Australian Personal Tax Rates Explained
Australian Marginal Tax Rates Explained
In Australia, more income tax is paid for every dollar you earn, after your allowable tax deductions.
For example, Joe calculates that he earns $100,000 and has $20,000 in tax deductions. Joe's "taxable income" is $80,000 ($100,000 - $20,000). Joe's friend Barney earns $50,000 after deductions. Joe will pay more tax for each dollar he earns.
If you earn less than $18,000 you won't be liable for income tax.
But if you earn you $50,000 you'll pay 32.5 cents of tax for every extra dollar you earn.
If you earn $100,000 you'll pay 37 cents of tax for every extra dollar.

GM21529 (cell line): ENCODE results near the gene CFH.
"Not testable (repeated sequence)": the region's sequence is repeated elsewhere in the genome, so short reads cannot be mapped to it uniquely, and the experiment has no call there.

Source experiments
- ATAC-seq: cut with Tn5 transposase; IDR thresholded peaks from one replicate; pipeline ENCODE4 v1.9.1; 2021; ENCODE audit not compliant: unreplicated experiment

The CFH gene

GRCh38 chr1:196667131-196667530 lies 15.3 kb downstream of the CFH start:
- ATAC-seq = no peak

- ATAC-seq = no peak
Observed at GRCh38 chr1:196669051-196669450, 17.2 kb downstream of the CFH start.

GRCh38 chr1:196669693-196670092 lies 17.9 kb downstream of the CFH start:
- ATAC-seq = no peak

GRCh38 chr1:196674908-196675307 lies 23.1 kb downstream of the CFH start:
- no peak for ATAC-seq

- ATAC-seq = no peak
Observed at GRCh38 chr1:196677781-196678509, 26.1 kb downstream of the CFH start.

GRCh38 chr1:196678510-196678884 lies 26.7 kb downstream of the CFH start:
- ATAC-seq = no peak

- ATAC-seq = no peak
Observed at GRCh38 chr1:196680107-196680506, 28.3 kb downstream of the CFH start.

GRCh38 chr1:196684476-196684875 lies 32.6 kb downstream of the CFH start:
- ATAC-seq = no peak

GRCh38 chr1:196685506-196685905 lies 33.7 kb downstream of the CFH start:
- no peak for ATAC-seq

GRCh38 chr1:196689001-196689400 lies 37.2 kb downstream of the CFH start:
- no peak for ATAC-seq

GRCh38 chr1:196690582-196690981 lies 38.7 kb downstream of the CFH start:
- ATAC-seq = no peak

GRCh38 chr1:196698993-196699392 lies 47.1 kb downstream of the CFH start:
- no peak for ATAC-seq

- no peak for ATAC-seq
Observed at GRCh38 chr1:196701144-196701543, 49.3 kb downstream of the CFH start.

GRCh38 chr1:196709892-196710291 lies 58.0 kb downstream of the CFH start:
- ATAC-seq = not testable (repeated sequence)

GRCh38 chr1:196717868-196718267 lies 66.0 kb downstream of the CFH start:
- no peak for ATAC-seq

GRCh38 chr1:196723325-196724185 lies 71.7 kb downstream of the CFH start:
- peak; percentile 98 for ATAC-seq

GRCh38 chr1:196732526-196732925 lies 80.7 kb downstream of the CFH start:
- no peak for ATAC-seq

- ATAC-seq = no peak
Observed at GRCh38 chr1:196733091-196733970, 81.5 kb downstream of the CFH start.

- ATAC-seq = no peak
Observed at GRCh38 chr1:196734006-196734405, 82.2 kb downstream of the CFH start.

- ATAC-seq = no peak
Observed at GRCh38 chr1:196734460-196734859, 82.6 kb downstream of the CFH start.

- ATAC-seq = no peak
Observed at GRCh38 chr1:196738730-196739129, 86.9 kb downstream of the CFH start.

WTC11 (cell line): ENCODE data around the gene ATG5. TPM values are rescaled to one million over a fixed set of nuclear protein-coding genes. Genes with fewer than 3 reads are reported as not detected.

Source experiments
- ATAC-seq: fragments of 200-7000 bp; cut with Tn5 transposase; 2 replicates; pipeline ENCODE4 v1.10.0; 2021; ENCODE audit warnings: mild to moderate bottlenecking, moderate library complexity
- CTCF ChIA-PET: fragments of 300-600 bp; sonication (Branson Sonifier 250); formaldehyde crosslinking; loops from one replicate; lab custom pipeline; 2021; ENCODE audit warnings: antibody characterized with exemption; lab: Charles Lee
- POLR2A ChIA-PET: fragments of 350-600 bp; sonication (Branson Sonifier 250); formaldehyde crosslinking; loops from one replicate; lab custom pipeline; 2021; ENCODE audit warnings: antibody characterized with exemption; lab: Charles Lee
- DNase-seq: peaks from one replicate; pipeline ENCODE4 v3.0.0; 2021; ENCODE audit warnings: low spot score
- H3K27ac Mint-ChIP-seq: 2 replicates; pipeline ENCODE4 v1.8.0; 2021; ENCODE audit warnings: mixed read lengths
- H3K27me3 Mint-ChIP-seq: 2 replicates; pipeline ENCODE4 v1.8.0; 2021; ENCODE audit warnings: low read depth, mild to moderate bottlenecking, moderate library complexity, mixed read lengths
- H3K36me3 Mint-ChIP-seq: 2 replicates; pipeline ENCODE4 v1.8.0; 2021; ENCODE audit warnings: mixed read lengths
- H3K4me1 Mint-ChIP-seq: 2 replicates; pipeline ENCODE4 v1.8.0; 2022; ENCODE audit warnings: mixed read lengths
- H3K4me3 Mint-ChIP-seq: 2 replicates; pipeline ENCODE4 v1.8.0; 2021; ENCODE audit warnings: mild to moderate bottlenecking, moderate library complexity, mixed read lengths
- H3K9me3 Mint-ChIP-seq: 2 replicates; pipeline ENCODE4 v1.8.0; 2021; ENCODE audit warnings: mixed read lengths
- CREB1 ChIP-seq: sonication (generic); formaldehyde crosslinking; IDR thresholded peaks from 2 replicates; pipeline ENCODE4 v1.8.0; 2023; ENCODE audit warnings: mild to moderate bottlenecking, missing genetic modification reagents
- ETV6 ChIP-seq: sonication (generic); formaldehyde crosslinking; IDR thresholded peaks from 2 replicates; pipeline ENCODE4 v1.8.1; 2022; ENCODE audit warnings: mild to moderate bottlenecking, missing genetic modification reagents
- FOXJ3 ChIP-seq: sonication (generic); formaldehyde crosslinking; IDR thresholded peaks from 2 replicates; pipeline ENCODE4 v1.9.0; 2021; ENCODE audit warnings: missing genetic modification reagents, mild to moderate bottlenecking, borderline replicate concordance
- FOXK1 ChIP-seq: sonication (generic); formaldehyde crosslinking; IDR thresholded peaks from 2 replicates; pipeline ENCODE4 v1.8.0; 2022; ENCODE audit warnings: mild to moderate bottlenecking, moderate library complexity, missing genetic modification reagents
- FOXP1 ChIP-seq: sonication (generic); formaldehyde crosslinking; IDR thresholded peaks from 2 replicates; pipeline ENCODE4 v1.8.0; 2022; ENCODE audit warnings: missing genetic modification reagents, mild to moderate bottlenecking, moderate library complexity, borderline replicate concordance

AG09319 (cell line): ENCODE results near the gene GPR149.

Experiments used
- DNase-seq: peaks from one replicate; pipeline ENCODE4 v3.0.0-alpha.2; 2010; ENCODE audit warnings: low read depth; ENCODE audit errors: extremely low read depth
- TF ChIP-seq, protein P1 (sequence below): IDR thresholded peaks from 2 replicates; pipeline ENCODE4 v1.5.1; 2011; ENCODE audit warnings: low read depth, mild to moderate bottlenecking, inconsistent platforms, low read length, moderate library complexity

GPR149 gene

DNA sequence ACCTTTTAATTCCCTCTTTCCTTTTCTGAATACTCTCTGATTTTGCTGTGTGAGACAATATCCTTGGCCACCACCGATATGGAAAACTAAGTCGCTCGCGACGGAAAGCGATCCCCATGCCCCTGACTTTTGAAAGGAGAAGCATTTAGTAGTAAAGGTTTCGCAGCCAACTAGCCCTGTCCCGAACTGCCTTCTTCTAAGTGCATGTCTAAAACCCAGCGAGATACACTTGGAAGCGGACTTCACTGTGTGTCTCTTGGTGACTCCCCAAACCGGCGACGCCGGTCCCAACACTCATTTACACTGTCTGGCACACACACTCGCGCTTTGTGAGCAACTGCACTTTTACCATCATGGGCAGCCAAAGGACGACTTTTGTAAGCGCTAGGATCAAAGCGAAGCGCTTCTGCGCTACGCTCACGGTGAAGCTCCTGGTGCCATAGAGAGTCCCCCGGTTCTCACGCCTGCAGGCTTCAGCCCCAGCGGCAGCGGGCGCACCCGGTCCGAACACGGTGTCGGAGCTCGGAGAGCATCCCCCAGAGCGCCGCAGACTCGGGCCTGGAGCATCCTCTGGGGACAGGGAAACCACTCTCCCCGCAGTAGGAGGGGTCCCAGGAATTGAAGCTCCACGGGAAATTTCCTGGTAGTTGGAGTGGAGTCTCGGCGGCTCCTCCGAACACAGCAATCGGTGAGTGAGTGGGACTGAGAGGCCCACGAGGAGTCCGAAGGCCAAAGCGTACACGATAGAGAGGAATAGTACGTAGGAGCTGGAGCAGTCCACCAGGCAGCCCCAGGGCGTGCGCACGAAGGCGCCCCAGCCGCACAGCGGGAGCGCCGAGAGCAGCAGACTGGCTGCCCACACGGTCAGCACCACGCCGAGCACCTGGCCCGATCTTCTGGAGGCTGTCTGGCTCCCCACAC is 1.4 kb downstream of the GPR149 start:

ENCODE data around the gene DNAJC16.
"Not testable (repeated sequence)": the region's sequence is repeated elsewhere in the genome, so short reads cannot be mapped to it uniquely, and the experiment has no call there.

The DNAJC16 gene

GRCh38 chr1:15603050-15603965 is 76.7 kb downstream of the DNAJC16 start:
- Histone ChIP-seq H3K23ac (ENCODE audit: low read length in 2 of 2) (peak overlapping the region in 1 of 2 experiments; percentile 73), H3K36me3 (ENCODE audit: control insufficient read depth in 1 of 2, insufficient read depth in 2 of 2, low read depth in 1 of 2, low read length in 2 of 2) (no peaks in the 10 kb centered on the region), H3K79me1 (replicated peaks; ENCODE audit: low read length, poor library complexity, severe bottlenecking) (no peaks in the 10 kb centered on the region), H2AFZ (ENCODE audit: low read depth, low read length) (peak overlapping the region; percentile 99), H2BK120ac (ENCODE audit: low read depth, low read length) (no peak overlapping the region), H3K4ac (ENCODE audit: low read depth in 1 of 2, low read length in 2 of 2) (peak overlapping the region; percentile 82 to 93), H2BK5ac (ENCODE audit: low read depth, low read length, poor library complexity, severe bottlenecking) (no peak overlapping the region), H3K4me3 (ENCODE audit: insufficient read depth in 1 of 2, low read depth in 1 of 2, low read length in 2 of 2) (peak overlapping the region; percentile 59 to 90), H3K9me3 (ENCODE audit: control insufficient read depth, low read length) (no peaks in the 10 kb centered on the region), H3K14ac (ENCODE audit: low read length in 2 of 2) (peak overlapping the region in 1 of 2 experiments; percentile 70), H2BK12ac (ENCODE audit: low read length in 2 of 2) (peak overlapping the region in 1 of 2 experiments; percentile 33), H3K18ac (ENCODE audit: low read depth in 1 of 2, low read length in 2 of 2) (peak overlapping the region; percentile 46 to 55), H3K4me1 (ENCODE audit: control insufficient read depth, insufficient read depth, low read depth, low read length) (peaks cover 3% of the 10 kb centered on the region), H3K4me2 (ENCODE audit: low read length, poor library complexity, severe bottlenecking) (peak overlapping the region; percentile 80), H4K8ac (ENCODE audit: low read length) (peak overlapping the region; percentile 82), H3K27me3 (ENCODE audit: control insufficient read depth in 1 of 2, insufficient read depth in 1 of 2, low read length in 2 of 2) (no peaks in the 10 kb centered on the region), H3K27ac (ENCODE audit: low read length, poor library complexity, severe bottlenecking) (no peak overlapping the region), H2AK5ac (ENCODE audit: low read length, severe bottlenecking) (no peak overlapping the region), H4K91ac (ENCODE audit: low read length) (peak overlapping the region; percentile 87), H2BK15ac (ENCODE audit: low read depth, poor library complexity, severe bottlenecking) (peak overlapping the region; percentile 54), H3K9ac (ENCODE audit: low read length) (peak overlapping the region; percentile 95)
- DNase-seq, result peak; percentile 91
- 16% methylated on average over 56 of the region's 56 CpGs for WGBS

And if you earn over $180,000, you'll pay 45 cents of tax for every extra dollar.
The maximum rate of income tax (45%) applies to anyone earning more than $180,000 each year.
In addition to income taxes, two other common types of tax that most Australians pay each year include the Medicare Levy and Capital Gains Tax on investments.
What else do I need to know?
Marginal Tax Rates are constantly changing, so it's important to keep an eye on the latest changes from one tax year to the next or speak to a qualified tax agent.
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